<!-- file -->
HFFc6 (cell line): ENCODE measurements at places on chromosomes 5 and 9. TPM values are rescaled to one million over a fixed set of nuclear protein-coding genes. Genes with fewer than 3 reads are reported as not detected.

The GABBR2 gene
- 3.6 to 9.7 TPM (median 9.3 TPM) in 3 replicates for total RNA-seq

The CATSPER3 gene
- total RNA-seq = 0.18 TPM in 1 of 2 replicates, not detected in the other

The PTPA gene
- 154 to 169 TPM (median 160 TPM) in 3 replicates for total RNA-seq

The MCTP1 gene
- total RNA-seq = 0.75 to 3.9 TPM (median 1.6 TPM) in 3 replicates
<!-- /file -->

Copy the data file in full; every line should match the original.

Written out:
HFFc6 (cell line): ENCODE measurements at places on chromosomes 5 and 9. TPM values are rescaled to one million over a fixed set of nuclear protein-coding genes. Genes with fewer than 3 reads are reported as not detected.

The GABBR2 gene
- 3.6 to 9.7 TPM (median 9.3 TPM) in 3 replicates for total RNA-seq

The CATSPER3 gene
- total RNA-seq = 0.18 TPM in 1 of 2 replicates, not detected in the other

The PTPA gene
- 154 to 169 TPM (median 160 TPM) in 3 replicates for total RNA-seq

The MCTP1 gene
- total RNA-seq = 0.75 to 3.9 TPM (median 1.6 TPM) in 3 replicates